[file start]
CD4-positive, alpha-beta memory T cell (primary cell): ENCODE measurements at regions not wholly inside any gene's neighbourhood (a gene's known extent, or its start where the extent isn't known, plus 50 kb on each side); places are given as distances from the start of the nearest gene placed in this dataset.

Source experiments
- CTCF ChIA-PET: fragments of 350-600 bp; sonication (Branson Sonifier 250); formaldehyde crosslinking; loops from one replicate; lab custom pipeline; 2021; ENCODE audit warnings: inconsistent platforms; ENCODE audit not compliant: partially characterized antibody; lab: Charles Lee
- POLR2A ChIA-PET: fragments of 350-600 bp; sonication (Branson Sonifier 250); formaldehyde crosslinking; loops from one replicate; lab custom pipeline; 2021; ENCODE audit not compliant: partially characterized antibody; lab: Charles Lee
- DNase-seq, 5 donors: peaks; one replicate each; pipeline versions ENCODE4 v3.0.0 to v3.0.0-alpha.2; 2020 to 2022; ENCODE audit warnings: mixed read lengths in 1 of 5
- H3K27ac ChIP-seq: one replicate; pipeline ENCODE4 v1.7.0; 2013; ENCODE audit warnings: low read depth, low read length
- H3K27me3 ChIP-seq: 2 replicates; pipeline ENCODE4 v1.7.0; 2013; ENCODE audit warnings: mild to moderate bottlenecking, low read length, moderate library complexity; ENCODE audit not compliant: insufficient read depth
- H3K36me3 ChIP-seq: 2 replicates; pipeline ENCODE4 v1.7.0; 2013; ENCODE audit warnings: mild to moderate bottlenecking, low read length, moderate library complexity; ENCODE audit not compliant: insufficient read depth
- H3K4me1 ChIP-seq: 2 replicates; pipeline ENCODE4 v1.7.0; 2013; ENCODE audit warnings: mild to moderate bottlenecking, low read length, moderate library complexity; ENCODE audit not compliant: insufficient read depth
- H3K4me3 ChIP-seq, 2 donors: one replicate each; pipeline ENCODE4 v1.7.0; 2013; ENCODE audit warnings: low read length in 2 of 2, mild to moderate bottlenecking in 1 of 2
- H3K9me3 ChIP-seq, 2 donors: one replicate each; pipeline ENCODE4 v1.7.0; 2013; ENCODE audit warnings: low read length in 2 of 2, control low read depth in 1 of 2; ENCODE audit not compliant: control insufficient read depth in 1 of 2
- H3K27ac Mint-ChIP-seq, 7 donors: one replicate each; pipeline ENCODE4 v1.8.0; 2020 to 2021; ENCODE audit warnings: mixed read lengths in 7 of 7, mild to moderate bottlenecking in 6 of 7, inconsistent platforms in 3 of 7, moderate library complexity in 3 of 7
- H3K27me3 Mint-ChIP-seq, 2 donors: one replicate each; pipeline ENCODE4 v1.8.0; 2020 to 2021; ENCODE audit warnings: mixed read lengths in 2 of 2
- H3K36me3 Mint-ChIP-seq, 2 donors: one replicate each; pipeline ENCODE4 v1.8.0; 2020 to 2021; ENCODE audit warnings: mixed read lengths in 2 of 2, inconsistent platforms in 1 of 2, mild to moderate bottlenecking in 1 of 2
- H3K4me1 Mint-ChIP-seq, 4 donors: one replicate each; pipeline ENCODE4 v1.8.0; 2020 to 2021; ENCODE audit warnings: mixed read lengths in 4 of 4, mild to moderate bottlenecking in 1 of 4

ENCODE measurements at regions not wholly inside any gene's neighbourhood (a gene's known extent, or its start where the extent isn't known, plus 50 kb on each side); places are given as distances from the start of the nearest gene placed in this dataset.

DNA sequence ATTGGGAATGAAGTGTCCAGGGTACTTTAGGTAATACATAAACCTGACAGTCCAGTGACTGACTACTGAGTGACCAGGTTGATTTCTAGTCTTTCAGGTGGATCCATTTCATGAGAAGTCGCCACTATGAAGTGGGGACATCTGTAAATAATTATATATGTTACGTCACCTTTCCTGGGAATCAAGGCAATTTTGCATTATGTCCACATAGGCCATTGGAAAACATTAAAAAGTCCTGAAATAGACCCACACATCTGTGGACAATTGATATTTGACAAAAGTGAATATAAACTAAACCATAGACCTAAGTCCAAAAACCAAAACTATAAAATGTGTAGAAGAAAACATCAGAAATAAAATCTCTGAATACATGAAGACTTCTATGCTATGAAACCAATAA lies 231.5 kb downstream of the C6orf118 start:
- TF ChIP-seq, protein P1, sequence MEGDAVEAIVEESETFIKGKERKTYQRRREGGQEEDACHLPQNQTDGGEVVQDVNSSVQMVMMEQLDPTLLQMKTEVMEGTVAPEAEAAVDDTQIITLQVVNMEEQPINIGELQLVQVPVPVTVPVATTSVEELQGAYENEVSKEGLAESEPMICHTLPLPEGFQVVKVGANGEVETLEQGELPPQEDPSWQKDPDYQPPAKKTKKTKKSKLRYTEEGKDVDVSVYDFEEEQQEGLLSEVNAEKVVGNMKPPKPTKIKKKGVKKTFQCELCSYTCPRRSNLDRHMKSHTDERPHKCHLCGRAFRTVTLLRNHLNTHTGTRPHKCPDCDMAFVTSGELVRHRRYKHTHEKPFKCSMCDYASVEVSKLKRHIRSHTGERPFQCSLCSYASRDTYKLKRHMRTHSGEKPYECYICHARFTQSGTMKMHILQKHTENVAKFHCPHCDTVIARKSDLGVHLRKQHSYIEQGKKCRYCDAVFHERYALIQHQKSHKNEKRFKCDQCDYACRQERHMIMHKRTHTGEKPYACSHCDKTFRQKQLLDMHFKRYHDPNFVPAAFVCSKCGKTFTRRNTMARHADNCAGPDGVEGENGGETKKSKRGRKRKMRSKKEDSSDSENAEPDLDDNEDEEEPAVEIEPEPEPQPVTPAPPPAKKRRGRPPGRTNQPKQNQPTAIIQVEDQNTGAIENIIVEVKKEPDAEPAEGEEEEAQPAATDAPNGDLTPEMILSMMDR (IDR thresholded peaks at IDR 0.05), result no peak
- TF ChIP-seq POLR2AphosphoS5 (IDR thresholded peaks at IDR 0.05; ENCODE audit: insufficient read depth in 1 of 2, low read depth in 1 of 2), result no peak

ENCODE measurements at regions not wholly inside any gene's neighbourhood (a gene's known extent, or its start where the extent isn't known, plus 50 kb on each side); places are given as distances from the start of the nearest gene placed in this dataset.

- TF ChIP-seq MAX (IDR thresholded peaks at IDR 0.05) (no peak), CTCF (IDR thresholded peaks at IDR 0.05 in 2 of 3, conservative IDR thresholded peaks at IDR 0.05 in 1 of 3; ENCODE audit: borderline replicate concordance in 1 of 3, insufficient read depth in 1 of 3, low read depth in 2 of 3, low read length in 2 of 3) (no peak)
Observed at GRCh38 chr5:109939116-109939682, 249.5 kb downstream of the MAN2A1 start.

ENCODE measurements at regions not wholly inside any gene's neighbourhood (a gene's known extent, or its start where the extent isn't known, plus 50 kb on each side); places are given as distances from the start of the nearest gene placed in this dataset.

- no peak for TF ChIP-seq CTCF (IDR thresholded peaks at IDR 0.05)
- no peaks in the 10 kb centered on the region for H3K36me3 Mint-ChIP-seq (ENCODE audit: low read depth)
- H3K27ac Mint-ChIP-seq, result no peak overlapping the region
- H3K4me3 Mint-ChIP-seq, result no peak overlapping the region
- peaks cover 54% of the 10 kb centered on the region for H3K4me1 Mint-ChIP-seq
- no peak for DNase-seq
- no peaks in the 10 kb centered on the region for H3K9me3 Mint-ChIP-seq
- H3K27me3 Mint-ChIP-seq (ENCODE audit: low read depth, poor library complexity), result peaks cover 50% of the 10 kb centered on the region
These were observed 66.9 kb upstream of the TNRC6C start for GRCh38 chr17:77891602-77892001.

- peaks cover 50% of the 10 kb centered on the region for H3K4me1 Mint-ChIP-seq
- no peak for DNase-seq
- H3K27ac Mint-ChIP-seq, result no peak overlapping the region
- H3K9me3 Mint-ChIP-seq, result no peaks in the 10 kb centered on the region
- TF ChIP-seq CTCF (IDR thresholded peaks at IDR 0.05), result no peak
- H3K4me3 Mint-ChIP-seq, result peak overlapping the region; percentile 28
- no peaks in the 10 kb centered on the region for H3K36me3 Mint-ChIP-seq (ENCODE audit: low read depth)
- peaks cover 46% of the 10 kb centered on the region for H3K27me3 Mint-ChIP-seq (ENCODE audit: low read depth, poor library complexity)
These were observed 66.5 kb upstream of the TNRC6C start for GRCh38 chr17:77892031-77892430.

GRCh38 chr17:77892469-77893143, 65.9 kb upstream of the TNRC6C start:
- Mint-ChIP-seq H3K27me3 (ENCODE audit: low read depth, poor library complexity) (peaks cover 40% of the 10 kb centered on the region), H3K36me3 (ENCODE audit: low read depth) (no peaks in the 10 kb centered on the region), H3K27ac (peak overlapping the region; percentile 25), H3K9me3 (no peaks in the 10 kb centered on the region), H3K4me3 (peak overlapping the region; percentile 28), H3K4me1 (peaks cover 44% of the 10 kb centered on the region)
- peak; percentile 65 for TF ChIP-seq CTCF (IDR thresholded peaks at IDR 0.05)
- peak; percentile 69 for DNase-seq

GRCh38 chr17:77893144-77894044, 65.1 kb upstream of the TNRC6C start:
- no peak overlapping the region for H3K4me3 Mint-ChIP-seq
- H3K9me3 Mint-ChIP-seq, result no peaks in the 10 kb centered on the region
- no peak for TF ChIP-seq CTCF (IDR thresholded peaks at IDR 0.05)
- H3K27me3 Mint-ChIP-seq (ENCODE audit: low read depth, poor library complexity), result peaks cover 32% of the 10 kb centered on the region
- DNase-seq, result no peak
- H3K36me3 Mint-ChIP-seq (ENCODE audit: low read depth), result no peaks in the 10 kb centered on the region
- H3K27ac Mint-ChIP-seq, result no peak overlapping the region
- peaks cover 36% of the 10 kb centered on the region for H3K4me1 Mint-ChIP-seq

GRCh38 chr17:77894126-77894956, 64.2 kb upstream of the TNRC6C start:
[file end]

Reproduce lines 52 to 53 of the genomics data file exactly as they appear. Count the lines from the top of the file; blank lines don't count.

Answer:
- H3K36me3 Mint-ChIP-seq (ENCODE audit: low read depth), result no peaks in the 10 kb centered on the region
- H3K27ac Mint-ChIP-seq, result no peak overlapping the region